Chris Duncan

Christopher Edwin Duncan (May 5, 1981 – September 6, 2019) was an American professional baseball left fielder and first baseman. He played for the St. Louis Cardinals of Major League Baseball (MLB) from 2005 through 2009.

Chris Duncan
Duncan with the Washington Nationals
Left fielder / First baseman
Born: (1981-05-05)May 5, 1981
Tucson, Arizona, U.S.
Died: September 6, 2019(2019-09-06) (aged 38)
Tucson, Arizona, U.S.
Batted: Left
Threw: Right
MLB debut
September 10, 2005, for the St. Louis Cardinals
Last MLB appearance
July 20, 2009, for the St. Louis Cardinals
MLB statistics
Batting average.257
Home runs55
Runs batted in175
Career highlights and awards
Duncan batting for the St. Louis Cardinals in 2007

He was the youngest son of Dave Duncan, a former catcher and retired pitching coach for the Cardinals. His older brother, Shelley, was also a first baseman and outfielder in MLB. After his playing career, he worked as a mid-day radio program host on WXOS, the St. Louis ESPN Radio affiliate.

Early life

Duncan was a graduate of Canyon del Oro High School in the Tucson suburb of Oro Valley, Arizona. While there he was a teammate of Ian Kinsler.[1] The St. Louis Cardinals selected Duncan in the first round (46th overall) in the 1999 Major League Baseball draft as a supplemental pick for loss of free agent Delino DeShields to the Baltimore Orioles.[2][3]

Playing career

Duncan made his professional debut with the Johnson City Cardinals of the Appalachian League shortly after his 1999 signing. For the season, he batted .214 with six home runs.[4] He spent 2000 and parts of 2001 and 2002 in Class A, advancing to Double-A by 2003. In 2005, he reached Triple-A, appearing in 128 games for the Memphis Redbirds, batting .265 with 21 home runs.

Duncan made his major league debut on September 10, 2005.[5] He appeared in nine MLB games over the next month, batting 2-for-10 (.200). On October 2, 2005, he became the last player to hit a regular season home run at Busch Memorial Stadium.[6]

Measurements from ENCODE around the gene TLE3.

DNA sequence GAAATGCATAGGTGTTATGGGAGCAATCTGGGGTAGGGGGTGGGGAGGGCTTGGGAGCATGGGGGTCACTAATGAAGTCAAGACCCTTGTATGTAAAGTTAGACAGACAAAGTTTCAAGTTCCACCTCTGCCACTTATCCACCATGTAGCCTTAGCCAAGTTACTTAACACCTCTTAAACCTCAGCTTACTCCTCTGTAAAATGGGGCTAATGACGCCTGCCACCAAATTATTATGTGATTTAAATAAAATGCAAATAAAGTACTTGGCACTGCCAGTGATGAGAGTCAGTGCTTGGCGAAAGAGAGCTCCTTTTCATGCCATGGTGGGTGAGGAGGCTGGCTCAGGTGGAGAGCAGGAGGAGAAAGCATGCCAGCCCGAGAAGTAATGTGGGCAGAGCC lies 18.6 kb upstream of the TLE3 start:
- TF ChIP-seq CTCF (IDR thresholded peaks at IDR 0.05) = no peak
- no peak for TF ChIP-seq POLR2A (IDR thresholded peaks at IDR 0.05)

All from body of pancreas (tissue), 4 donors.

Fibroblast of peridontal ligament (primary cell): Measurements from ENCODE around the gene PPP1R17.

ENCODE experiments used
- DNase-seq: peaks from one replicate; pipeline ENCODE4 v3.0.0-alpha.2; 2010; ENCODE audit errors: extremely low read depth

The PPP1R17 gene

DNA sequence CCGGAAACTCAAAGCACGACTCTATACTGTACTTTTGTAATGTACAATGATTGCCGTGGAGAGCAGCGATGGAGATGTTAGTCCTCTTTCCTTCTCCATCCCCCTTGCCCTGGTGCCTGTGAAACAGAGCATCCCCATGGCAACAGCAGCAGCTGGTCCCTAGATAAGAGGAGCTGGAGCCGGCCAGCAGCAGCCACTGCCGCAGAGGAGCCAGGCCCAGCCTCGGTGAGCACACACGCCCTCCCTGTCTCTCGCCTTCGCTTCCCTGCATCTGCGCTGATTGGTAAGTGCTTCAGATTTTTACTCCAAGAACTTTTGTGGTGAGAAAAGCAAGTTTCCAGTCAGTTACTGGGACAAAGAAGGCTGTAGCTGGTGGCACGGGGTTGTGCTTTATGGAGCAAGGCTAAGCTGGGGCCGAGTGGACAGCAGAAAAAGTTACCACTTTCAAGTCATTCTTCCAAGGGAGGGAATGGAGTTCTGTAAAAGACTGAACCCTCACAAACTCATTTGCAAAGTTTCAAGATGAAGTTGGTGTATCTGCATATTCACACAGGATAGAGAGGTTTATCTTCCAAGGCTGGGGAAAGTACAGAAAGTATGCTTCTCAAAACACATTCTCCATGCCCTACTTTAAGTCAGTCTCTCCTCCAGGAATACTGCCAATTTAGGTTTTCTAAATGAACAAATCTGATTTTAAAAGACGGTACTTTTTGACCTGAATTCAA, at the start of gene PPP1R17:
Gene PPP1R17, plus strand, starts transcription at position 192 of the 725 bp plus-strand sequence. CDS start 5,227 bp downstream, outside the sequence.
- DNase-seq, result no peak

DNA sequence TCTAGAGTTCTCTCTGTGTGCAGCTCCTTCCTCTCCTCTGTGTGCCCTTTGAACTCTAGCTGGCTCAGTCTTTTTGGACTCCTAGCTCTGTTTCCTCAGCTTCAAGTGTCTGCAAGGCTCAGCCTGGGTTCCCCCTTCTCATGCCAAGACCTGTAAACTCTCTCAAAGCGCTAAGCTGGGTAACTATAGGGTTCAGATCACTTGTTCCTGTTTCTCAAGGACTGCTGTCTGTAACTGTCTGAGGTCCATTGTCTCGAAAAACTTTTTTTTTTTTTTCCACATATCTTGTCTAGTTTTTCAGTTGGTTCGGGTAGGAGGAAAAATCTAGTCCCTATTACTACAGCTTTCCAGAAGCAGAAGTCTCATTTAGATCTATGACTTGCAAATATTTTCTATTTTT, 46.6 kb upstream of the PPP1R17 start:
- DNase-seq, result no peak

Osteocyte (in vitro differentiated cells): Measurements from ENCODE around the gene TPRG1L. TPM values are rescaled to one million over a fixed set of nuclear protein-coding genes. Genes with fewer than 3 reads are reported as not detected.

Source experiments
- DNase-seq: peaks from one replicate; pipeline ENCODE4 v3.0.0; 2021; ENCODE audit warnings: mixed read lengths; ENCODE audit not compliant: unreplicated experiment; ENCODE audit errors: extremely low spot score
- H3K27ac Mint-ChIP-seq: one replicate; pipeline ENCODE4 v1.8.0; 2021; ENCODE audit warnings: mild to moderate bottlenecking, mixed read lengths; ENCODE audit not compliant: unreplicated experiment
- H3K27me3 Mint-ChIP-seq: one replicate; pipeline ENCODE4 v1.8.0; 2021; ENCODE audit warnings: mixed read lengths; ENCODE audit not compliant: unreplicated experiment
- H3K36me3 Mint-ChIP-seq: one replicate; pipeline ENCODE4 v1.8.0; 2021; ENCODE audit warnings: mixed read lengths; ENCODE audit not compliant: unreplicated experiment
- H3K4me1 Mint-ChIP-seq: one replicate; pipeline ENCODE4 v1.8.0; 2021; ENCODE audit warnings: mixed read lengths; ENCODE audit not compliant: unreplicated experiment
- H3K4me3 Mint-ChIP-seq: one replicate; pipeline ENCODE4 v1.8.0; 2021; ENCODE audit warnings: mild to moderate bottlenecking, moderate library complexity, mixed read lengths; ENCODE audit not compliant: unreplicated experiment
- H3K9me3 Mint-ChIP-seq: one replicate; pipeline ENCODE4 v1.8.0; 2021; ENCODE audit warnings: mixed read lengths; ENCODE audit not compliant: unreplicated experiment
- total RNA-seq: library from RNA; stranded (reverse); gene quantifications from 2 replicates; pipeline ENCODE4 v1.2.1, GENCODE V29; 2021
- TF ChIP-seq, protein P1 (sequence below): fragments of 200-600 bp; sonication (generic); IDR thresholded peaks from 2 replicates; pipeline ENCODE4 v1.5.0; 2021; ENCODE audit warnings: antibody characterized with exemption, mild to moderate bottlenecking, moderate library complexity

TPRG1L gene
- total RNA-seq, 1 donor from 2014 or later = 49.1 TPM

After spending most of the first half of the 2006 season working his way into the regular roster, Duncan hit very well and ended the season with impressive power numbers. In 2006, he was third in all of baseball behind David Ortiz and Ryan Howard in homers per at bat for players with at least 75 at bats. For the season, Duncan hit 22 home runs.[7]

In the 2006 World Series, Duncan appeared in three of the five games, going 1-for-8 with one RBI. He committed an error in the fourth inning of Game 5 which was promptly followed by a two-run homer by Sean Casey, and misplayed a fly ball by Casey, which was ruled a double, in the sixth inning. However, Duncan and the Cardinals won the game and the Series, defeating the Detroit Tigers four games to one.[8] Following the 2006 season, Duncan was named the team's Rookie of the Year.[9]


Duncan became a regular starter for the Cardinals in 2007, playing 127 of the team's 162 games that season. He batted .259/.354/.480, hitting 21 home runs (second on team) and 70 runs batted in (RBIs) (second on team), and third in doubles (20). He started 90 games in the outfield, committing two errors. He also finished second in total bases (180). He led the team in strikeouts with 123.[10]

On September 20, 2007, Duncan underwent surgery for a sports hernia. It was successful and he returned to the clubhouse on September 22. His brother, Shelley, also suffered a sports hernia; the brothers were very competitive and had been trying to outdo one another in their workouts.[11]


In 2008, after hitting .252 in 127 at bats, Duncan was sent down to his former team, the Triple-A Memphis Redbirds, on May 30. Joe Mather took his spot on the Major League roster.[12] Duncan was recalled in June to fill the hole at first base, which was left open after Albert Pujols went on the disabled list for a period of 15 days. He would spend most of his time in the outfield after Pujols returned to the lineup.[13]

On July 22, Duncan was placed on the disabled list after experiencing severe discomfort in his arm, hand, and neck. The club called the injury a "pinched nerve". On August 2, it was reported that Duncan would miss the rest of the 2008 season after having surgery to address a herniated cervical disk in his neck. He ended the season with a .248 batting average, six home runs, and 27 RBIs over 222 at bats.[14]


Duncan successfully recovered from the surgery that ended his 2008 season, however, hit only .227, with five home runs and 32 RBIs in 260 at bats with the Cardinals. On July 22, Duncan was optioned to the Cardinals' triple-A affiliate, the Memphis Redbirds. A day later, he was traded to the Boston Red Sox along with a player-to-be-named-later or cash for shortstop Julio Lugo and cash considerations.[15]